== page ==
Manal Fakhoury exemplifies public service rooted in Palestinian identity
When Manal Fakhoury was six years old, her family immigrated from Palestine to California—but they never lost touch with their roots.
“From a very young age, Palestine was very important to us, and what was happening in Palestine was also very important to us,” she says of her childhood home.
This is the background in which Dr. Fakhoury, President and CEO of Fakhoury Leadership International (FLI), got her start. Today she directs FLI, raises five children, and is a leader in countless other initiatives and groups such as Toastmasters, Take on Hate, Florida Muslim Capitol Day, TEDTalks, and the US Campaign for Palestinian Rights. She also holds doctoral and masters degrees and works as a pharmacist.
Dr. Fakhoury visited Chicago in November for American Muslims for Palestine’s Annual Convention for Palestine in the US, where she presented on a panel and led a workshop on public speaking for attendees. Speaking with us at the conference, she said that coming from a network of business people rather than activism, she sees the need to apply certain key skills to Palestine advocacy.
“A lot of these conferences don’t have that type of [public speaking] workshop included, and yet it’s critical.” Fakhoury said.
“We communicate all day long, but if you can communicate effectively, you can make miracles happen… Communication is key, and frankly, I believe it can even lead to peace.”
Putting ideas like this into practice, Dr. Fakhoury directs initiatives such as the Muslim Capitol Day in Florida, to acquaint American Muslims with the political process, and United Voices, which takes students on a week-long trip to Washington, DC each summer. In Palestine, she has helped found a Toastmasters club, a public speaking training group, in Ramallah, and says that one in Gaza is planned to begin.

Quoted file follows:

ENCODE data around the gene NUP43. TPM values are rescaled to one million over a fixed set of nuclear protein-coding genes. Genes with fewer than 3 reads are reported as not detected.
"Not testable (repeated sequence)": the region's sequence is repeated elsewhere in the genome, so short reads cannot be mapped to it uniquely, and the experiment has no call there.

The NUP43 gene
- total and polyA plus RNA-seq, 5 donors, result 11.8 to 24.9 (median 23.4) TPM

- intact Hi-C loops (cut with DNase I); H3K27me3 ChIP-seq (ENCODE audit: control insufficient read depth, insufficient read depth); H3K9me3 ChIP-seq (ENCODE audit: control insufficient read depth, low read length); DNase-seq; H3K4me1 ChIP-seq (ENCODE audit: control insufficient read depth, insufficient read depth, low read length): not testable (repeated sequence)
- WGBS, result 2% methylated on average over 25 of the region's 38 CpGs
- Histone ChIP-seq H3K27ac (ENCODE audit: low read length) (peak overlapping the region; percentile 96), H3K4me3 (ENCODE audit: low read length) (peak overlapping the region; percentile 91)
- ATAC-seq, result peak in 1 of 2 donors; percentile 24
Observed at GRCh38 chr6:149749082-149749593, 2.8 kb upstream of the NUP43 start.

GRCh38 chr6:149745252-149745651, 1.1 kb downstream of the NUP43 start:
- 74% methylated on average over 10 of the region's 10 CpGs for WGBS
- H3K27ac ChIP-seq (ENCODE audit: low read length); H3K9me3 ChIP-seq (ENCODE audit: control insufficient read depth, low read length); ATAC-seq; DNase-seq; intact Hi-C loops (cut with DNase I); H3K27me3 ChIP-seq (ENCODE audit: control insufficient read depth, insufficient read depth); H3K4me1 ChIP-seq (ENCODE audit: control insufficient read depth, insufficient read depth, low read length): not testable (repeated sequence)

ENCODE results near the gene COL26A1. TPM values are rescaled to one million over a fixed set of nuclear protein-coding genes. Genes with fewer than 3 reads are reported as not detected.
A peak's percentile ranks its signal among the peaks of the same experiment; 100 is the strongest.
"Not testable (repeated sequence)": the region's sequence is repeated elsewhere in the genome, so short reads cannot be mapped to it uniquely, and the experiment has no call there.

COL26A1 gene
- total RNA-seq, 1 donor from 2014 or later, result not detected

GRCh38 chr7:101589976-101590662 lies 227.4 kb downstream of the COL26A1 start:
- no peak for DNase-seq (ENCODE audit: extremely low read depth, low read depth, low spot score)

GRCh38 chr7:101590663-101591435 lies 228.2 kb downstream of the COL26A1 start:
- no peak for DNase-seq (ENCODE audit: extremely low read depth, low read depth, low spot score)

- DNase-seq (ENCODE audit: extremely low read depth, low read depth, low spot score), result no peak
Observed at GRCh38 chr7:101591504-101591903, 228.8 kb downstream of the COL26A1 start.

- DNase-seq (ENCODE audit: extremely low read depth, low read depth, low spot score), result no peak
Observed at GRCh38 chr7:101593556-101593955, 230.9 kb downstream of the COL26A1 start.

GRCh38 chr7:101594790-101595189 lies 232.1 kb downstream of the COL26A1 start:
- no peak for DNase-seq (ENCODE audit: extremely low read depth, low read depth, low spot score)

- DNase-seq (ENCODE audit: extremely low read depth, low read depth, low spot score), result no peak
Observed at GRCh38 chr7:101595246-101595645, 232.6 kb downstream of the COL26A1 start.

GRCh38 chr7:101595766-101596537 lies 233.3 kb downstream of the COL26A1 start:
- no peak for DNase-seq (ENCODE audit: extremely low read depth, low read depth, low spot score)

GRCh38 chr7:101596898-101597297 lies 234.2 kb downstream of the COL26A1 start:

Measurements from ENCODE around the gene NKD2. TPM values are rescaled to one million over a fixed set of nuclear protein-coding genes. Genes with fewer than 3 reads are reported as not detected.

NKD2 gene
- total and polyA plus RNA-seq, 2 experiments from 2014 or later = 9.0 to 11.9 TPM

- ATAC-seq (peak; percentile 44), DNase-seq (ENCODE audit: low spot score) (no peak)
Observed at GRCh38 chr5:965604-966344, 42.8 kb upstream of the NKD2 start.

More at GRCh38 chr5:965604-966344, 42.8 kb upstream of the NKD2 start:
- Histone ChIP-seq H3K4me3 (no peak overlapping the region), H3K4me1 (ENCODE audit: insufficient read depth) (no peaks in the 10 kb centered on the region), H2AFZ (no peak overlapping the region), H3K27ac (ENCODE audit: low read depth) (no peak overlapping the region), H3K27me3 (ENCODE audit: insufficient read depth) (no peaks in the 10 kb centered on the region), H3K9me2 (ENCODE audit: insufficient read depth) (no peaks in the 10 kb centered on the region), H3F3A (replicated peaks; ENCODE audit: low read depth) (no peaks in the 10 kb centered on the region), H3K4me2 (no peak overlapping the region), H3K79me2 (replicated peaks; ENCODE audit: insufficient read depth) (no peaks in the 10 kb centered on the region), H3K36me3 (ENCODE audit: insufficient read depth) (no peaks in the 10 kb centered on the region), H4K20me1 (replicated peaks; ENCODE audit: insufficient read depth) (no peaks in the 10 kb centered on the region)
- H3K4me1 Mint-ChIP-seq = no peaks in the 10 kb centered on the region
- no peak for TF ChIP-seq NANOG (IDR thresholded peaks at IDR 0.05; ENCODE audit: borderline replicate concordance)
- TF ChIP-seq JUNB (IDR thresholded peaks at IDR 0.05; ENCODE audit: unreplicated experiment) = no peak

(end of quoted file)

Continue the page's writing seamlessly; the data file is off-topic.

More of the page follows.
When asked what she thought the largest change of the past year has been for the Palestine solidarity movement, Dr. Fakhoury spoke positively about the shift toward the mainstream.
“People are becoming a little bit more courageous. The Bernie Sanders campaign helped that,” she said.
According to Dr. Fakhoury, non Palestinians have a crucial role in changing American opinions.
“I think people can relate to people that look like them,” she admitted, arguing that non-Palestinian Americans can serve as “ambassadors” to their own communities when Palestinians themselves may be initially rejected as biased sources on the situation in Palestine.
Dr. Fakhoury spoke proudly of her five adult children, with whom she and her husband—who is also Palestinian—have traveled frequently to Palestine. She said that she raised them to be informed, engaged and passionate, from the model of her own upbringing. In every arena, it is clear that Dr. Fakhoury’s commitment to service is linked to her strong personal principles and identity.